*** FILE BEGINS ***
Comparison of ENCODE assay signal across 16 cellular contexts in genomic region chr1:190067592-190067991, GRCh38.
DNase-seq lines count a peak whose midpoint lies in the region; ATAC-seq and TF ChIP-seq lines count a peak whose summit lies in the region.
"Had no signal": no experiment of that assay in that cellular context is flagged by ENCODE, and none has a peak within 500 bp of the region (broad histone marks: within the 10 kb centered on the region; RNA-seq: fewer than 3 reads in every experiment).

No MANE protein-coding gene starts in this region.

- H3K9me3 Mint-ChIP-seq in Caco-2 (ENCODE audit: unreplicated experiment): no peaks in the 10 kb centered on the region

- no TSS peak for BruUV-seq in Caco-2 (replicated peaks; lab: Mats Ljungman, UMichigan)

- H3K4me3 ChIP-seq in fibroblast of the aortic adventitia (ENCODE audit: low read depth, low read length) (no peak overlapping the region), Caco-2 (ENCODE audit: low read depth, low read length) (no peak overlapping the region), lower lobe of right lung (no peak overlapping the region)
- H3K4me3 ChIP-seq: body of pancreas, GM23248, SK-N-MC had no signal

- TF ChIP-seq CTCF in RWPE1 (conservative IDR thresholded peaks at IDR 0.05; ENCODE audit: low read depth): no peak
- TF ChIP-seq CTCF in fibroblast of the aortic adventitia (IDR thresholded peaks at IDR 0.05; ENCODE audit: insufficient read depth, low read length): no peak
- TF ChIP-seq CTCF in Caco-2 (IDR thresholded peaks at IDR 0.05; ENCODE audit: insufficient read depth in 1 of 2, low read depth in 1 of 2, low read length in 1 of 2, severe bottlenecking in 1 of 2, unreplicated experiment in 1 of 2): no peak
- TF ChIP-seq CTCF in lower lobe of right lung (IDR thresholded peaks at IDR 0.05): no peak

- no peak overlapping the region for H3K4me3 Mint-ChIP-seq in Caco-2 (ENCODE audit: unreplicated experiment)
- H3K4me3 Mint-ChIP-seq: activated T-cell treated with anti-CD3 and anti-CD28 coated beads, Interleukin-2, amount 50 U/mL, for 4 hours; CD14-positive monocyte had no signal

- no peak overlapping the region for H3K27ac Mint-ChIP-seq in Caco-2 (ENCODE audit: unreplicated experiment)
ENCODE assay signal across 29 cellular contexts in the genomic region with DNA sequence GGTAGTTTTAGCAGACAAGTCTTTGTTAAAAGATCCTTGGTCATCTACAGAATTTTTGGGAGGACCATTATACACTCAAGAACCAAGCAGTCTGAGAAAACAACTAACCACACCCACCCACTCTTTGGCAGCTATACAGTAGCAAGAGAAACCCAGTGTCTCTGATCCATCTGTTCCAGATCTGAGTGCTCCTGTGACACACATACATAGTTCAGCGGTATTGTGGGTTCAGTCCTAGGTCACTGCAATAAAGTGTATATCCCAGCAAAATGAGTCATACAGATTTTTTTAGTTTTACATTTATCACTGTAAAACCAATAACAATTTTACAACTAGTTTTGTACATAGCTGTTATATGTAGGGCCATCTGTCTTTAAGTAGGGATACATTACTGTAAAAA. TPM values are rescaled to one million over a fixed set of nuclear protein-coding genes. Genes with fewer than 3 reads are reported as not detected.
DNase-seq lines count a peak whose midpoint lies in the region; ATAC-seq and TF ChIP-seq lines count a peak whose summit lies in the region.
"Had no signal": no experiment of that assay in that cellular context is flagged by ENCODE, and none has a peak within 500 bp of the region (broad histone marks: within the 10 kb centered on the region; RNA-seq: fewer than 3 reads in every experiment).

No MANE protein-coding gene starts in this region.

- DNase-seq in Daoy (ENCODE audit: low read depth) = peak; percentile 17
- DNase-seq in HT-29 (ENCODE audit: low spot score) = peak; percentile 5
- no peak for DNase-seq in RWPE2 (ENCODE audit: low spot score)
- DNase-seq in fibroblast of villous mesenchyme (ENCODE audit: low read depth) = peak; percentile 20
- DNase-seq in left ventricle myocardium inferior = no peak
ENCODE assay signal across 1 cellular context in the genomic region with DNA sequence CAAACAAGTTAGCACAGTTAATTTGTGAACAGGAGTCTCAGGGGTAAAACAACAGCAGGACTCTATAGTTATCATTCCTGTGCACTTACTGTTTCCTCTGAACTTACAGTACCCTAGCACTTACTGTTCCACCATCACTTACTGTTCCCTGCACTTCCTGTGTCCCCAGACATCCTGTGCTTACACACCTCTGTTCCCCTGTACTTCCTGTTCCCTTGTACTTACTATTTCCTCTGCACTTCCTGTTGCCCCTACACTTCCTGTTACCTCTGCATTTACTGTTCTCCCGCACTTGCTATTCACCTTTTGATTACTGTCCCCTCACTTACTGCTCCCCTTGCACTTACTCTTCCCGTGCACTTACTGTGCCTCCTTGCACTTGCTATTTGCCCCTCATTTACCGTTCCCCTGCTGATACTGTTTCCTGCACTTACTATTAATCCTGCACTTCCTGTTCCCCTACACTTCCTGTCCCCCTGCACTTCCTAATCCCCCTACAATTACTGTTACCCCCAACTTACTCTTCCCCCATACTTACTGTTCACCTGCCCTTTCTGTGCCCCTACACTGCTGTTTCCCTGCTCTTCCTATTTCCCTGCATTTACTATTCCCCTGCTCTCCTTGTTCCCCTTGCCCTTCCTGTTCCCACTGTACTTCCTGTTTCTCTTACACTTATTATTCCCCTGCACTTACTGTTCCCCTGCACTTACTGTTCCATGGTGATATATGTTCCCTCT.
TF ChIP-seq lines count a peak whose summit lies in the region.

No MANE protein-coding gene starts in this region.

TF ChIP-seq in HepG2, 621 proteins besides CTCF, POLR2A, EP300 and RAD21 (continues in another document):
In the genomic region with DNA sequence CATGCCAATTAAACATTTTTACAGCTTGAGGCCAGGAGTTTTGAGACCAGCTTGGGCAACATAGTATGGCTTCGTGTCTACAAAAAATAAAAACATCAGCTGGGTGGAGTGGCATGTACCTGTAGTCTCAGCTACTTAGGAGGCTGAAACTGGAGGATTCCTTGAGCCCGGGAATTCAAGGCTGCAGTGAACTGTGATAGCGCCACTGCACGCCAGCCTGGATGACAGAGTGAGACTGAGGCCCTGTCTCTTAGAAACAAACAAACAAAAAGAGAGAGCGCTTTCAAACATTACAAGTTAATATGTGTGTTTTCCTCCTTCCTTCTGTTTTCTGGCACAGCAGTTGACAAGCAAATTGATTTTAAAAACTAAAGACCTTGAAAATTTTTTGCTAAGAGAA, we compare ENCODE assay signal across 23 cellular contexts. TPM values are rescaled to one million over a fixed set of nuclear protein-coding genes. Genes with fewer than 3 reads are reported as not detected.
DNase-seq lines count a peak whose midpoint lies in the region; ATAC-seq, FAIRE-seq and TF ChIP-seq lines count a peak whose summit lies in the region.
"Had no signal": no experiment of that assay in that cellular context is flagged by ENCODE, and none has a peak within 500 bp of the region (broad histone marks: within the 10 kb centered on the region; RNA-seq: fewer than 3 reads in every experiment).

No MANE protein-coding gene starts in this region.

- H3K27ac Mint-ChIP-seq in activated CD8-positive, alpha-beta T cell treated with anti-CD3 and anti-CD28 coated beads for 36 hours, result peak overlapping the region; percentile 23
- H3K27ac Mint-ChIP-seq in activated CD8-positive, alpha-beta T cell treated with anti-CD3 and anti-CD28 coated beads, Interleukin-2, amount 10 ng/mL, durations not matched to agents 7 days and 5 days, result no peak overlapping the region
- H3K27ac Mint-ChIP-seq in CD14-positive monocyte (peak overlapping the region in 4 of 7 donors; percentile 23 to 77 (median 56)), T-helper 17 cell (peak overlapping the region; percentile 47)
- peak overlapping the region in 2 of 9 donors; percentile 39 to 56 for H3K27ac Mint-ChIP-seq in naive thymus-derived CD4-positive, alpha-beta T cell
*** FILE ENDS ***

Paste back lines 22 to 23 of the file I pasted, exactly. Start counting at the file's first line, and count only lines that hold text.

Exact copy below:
- no peak for DNase-seq in RWPE2 (ENCODE audit: low spot score)
- DNase-seq in fibroblast of villous mesenchyme (ENCODE audit: low read depth) = peak; percentile 20